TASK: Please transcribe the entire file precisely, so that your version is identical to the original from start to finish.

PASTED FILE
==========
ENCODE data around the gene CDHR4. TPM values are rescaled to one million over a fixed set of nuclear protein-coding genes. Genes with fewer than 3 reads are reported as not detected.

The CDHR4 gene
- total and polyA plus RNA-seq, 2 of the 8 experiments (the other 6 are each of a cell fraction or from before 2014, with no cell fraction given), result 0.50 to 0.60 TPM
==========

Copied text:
ENCODE data around the gene CDHR4. TPM values are rescaled to one million over a fixed set of nuclear protein-coding genes. Genes with fewer than 3 reads are reported as not detected.

The CDHR4 gene
- total and polyA plus RNA-seq, 2 of the 8 experiments (the other 6 are each of a cell fraction or from before 2014, with no cell fraction given), result 0.50 to 0.60 TPM